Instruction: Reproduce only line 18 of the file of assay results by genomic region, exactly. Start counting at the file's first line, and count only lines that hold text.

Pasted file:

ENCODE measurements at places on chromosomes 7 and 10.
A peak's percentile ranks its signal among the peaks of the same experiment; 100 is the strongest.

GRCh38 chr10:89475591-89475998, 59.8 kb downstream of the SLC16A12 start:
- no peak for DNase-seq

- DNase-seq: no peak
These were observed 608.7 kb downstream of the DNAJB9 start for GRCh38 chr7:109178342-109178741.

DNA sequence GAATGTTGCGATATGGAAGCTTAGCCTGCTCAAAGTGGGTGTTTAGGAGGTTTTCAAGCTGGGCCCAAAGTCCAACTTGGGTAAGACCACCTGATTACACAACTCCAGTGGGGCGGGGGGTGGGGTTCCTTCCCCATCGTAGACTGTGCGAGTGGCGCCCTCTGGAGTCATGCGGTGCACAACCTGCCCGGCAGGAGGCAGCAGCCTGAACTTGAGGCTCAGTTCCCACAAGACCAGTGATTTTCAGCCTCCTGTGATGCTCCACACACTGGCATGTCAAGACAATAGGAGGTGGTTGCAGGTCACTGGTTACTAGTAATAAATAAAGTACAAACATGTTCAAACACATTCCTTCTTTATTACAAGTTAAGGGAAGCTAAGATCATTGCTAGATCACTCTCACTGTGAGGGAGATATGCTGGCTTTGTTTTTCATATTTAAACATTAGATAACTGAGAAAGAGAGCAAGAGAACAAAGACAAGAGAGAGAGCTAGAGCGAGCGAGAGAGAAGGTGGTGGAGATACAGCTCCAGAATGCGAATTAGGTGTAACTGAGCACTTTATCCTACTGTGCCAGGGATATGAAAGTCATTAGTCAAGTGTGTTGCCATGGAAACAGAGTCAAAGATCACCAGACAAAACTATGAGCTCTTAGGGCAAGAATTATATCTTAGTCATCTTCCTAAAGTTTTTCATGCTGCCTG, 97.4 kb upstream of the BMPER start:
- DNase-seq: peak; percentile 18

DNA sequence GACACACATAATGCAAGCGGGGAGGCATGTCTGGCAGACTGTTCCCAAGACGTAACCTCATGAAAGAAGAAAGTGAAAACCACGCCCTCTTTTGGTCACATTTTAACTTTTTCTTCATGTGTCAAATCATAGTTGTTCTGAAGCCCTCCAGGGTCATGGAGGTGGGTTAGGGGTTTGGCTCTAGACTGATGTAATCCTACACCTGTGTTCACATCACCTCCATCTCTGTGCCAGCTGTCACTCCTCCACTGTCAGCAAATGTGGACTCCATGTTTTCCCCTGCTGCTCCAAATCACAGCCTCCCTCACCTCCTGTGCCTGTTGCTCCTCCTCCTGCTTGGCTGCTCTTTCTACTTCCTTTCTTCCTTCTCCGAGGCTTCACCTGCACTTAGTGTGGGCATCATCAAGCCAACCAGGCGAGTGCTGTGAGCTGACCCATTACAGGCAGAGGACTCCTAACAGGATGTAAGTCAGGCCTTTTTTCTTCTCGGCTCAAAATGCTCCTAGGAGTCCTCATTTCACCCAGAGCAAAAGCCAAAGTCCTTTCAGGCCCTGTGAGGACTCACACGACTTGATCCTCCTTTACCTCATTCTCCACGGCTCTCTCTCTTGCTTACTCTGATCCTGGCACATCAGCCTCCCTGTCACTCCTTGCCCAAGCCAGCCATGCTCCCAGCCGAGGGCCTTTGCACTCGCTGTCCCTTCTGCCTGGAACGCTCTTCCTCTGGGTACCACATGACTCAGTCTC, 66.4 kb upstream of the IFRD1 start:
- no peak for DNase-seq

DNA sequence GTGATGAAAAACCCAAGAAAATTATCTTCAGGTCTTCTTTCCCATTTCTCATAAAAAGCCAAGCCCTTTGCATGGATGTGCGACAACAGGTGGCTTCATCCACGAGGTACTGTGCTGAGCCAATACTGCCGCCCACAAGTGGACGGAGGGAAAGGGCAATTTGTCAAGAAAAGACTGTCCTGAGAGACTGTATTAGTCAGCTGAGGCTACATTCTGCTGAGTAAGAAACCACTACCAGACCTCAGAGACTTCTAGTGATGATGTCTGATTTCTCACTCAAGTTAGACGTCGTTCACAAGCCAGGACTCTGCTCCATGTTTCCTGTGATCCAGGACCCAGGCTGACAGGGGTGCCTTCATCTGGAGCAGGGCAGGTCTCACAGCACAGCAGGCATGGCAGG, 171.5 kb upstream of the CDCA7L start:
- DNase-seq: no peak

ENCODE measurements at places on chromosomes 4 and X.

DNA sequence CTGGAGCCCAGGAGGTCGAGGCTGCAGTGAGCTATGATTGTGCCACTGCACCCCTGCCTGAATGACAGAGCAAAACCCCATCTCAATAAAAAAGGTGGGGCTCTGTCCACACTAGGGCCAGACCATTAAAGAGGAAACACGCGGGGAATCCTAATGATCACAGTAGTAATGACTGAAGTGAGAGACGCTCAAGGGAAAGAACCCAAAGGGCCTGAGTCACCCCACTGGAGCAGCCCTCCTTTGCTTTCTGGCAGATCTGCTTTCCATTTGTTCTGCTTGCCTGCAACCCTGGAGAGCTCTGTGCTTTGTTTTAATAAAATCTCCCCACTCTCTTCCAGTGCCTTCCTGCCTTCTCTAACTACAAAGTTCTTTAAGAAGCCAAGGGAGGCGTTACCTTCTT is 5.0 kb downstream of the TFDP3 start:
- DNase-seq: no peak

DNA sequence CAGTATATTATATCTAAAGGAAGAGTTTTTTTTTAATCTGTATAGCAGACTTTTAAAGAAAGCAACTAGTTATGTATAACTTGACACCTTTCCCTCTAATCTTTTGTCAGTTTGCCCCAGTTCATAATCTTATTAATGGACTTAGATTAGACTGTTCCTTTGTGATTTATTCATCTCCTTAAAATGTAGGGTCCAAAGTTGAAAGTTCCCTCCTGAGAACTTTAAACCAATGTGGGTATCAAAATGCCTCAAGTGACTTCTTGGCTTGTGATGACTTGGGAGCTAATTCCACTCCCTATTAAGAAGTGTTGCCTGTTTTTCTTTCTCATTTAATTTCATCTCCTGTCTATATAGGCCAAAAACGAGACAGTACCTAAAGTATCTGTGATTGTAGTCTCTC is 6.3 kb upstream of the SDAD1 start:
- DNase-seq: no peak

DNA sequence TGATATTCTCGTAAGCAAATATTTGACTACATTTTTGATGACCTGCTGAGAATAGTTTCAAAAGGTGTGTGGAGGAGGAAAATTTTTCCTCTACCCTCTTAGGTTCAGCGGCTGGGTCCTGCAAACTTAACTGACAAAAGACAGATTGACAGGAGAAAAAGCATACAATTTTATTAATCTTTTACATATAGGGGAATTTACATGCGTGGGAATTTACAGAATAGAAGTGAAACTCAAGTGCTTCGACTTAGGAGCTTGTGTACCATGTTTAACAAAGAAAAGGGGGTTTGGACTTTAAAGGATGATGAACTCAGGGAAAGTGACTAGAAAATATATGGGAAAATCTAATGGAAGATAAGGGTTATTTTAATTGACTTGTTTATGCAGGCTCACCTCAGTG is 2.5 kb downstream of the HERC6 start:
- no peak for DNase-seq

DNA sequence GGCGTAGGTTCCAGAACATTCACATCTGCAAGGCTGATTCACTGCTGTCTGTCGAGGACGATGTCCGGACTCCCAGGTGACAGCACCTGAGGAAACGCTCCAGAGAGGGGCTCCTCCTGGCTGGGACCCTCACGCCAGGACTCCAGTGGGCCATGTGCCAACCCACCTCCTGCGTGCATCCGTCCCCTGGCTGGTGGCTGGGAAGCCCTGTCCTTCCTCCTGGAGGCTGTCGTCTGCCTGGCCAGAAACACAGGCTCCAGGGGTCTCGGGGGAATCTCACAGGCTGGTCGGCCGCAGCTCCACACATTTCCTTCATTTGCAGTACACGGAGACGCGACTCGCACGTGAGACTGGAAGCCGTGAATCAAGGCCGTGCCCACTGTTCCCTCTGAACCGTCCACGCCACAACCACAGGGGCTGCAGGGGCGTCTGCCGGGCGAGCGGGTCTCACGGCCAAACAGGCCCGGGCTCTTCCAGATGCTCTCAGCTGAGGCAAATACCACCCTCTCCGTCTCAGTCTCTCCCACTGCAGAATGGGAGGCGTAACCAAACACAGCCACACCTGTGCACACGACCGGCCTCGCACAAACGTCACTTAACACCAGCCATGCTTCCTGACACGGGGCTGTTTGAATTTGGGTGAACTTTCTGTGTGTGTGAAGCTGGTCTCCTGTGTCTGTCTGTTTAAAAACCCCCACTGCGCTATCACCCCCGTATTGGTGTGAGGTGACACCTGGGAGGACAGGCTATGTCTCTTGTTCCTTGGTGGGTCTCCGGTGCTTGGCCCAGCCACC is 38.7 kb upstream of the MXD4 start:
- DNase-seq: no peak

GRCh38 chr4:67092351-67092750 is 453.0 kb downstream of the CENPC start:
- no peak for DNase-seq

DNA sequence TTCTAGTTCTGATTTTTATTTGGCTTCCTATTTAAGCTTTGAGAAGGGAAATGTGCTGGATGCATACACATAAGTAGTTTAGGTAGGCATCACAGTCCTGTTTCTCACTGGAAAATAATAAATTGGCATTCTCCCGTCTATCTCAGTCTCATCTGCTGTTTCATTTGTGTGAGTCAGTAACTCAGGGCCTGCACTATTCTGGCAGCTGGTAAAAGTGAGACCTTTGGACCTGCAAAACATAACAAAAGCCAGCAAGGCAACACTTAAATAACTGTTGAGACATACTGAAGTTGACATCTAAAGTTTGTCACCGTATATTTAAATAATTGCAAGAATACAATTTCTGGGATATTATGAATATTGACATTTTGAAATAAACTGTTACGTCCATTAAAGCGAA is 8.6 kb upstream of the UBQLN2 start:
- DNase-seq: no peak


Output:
DNA sequence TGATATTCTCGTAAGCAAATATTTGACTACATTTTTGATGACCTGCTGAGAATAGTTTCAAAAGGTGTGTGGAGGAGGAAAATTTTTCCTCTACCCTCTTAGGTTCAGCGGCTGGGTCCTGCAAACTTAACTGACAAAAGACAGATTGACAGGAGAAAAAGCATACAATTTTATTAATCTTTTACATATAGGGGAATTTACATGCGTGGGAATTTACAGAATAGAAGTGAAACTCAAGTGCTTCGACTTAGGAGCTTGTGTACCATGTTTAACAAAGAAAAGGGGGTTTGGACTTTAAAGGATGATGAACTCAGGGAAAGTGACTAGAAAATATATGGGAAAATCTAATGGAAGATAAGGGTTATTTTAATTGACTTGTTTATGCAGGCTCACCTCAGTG is 2.5 kb downstream of the HERC6 start: